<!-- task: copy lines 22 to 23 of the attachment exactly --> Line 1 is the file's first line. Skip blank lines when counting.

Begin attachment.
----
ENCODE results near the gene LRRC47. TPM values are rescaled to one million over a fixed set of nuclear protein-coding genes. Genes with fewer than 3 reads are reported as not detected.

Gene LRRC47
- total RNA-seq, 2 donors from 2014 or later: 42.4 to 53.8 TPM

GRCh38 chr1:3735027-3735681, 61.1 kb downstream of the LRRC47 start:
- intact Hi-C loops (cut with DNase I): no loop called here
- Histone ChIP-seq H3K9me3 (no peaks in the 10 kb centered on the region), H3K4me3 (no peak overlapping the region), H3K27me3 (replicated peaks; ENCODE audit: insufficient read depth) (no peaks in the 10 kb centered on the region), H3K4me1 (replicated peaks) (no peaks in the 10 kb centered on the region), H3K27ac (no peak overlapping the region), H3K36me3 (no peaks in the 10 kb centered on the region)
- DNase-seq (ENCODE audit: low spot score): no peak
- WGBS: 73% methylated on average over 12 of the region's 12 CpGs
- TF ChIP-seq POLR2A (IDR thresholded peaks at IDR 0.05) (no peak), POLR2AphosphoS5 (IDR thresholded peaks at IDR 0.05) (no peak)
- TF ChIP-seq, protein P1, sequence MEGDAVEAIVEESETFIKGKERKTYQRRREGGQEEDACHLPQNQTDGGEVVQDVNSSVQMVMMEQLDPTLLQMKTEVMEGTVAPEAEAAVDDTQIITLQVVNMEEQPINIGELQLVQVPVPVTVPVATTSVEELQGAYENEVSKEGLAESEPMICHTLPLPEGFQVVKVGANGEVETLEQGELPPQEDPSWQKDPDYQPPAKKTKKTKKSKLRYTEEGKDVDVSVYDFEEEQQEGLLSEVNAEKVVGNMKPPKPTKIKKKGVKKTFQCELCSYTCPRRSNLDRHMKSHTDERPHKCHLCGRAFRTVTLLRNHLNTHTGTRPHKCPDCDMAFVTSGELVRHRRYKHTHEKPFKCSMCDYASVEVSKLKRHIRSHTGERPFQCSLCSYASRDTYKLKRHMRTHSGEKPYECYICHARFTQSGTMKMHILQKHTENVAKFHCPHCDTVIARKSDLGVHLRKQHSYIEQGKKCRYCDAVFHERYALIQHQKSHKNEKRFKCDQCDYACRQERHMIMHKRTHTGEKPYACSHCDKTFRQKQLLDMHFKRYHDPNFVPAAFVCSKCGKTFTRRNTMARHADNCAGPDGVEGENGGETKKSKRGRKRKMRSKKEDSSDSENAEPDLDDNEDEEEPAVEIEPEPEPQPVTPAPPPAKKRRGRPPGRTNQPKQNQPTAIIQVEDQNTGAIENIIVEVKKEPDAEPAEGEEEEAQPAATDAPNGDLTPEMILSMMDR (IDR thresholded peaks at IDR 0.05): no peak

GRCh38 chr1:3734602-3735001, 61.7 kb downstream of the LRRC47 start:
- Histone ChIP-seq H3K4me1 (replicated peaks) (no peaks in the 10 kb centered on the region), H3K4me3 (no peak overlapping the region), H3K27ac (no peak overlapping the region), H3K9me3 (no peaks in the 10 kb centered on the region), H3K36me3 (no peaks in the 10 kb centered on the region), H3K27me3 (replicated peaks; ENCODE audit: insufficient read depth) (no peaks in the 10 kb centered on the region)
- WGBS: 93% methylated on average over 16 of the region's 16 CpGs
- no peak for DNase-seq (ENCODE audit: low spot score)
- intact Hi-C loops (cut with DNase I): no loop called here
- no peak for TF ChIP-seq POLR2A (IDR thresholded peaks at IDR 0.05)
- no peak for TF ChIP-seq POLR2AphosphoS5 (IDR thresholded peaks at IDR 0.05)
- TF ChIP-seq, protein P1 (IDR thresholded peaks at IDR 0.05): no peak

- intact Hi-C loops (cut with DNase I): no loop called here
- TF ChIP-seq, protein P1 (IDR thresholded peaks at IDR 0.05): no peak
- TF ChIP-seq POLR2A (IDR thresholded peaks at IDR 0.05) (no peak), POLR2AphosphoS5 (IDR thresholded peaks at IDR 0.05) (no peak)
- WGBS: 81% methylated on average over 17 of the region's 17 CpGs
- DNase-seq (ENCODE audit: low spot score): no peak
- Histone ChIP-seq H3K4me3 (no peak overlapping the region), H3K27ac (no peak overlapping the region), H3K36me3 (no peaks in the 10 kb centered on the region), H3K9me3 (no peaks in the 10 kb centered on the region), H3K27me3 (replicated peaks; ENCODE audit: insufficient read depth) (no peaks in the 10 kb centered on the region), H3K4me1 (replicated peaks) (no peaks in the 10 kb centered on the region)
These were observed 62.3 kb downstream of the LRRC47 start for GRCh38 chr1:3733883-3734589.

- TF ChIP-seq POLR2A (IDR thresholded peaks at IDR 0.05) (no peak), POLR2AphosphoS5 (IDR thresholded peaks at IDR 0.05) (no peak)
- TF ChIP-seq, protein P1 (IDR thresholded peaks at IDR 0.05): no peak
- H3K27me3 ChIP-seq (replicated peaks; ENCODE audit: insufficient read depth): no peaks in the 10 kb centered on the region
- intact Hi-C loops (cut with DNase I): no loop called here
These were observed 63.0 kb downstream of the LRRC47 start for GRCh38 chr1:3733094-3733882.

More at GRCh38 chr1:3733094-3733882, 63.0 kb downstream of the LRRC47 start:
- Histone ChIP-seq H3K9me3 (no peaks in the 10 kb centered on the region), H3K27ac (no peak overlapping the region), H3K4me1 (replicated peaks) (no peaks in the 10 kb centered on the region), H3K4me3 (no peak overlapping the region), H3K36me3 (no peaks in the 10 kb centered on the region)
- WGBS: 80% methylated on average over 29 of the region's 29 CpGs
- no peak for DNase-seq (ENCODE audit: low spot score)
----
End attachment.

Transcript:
- WGBS: 81% methylated on average over 17 of the region's 17 CpGs
- DNase-seq (ENCODE audit: low spot score): no peak